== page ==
So it’s Friday, and everyone in D.C. is looking forward to the weekend (well, except for my friends who work on Capitol Hill–their weekend will be spent trying to help their bosses solve the debt ceiling crisis).  I, however, found myself wondering where Leon and I would go for our dinner date tonight.  Would we hit a new place in D.C. that we’ve never tried before, or would we go to an old favorite?

Perfect timing–literally, right as I was thinking about dinner, he texted me:  “How about the Ebbitt tonight?”

I smiled and immediately texted back:  “Yay!!!!”

The Old Ebbitt Grill is a Washington, D.C. staple.  I went there often as a young intern in D.C. back in 2005, funnily enough during the time that Leon worked there during law school (we joke that we probably passed each other constantly but were busy doing other things and didn’t notice each other, just like in the movies).  The Ebbitt has served as a special place for me in D.C., not only as an intern, but also as a young professional starting a new job in D.C., and now as a woman who has lived in D.C. for two years and is now engaged to a former employee.  I’ve hit the Ebbitt for lobster with my mother and grandmother, spent hours chatting with friends over crab cakes, and shared desserts on double date nights with Leon and our friends Chris and Rose.

The Ebbitt is literally down the street from the White House, so it’s located right in the heart of downtown D.C.  When you walk in, you are greeted by a marble entrance and antique wood everything.  It’s comfortable though–it has the feel of a cozy lodge, but with prices that even interns are okay with, and food that keeps you coming back for more.  I’m not the only one who adores the place–since it was established in 1856, the Ebbitt was frequented by Presidents Grant, Cleveland, Harding, and Teddy Roosevelt.  It’s known as Washington’s oldest, most historic saloon, where famous political figures from the past met to discuss pressing matters.  To this day you might sit next to a political hotshot (or an aspiring political hotshot) enjoying some comfort food.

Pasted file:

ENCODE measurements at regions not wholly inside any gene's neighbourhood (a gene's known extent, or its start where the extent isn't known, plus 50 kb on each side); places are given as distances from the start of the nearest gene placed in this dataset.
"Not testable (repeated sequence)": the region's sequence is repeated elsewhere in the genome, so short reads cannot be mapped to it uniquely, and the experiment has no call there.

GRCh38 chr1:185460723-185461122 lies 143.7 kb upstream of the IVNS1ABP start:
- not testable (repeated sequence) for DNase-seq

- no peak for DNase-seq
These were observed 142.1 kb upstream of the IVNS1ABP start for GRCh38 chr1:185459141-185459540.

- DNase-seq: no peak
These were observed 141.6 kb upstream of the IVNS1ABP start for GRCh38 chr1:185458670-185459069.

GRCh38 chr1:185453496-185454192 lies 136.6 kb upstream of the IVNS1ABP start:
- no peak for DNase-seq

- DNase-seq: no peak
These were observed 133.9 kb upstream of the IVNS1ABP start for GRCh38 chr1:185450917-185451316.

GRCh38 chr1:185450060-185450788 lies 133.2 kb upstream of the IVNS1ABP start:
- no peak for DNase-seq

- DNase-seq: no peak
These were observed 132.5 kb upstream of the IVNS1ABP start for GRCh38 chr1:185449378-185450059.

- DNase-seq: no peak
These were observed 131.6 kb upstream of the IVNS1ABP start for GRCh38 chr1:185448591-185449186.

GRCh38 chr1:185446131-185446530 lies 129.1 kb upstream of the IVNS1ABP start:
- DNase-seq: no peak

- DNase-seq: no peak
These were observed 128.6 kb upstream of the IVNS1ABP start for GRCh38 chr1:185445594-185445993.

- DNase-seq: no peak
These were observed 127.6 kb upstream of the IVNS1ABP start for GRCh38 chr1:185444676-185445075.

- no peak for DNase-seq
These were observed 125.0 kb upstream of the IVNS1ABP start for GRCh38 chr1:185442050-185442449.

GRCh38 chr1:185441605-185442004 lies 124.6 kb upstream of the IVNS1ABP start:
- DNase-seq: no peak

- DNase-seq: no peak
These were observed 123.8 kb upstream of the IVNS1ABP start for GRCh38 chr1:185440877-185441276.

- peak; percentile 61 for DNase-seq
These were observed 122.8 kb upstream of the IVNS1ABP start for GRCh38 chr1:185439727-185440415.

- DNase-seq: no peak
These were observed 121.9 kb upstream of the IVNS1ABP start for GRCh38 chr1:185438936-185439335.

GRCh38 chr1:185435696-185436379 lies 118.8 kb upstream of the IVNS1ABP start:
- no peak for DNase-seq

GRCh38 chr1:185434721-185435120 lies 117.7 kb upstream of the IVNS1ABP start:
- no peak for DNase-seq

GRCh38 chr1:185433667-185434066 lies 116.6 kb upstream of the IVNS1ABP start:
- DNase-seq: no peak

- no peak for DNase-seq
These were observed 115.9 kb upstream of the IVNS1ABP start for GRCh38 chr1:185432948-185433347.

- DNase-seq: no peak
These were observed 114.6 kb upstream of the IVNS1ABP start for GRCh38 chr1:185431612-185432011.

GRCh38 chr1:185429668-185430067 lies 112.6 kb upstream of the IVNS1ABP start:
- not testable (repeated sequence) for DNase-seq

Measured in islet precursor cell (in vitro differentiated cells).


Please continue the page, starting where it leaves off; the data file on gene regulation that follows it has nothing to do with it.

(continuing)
By comfort food, I mean comfort food from all genres.  The Ebbitt is famous for having the best crab cakes in all the land (they use giant chunks of fresh crab meat instead of heavily breading smaller pieces like lots of restaurants), and they have a famous oyster bar as well.  During lobster season, you can get a Maine lobster for less than $20.  As a Texan used to paying a lot more for a succulent lobster dunked in melted butter, I thought that I was hallucinating when I read the price for the first time.

Besides great seafood, the Ebbitt has everything from juicy burgers to cheesy pasta dishes to flavorful ethnic dishes.  My usual order is the crab cake sandwich or the crab cakes, but everything else I’ve tried has been wonderful, from the hummus appetizer to the Portobello mushroom sandwich.  They do a great brunch too, with fantastic offerings like country brunch plate, ham and bacon stuffed French toast sandwiches, and fresh strudel.  I also had a wonderful brunch of Eggs Chesapeake there (and I don’t even like poached eggs).

And of course you can’t forget my favorite course, dessert.  I love ordering a cup of coffee at the Ebbitt to go with a slice of cheesecake, creme brulee, peanut butter pie, strawberry shortcake, key lime pie, and so forth–and then taking a scenic walk around the sights to burn off calories afterwards.

If you’re looking for a really cool, historical place to go in D.C., with great food and located close to that famous white house on Pennsylvania Avenue, I definitely recommend the Old Ebbitt Grill.

Now my mouth is watering–is it dinner time yet?

http://www.ebbitt.com/main/home.cfm?Section=Main&Category=History

 

 

Advertisements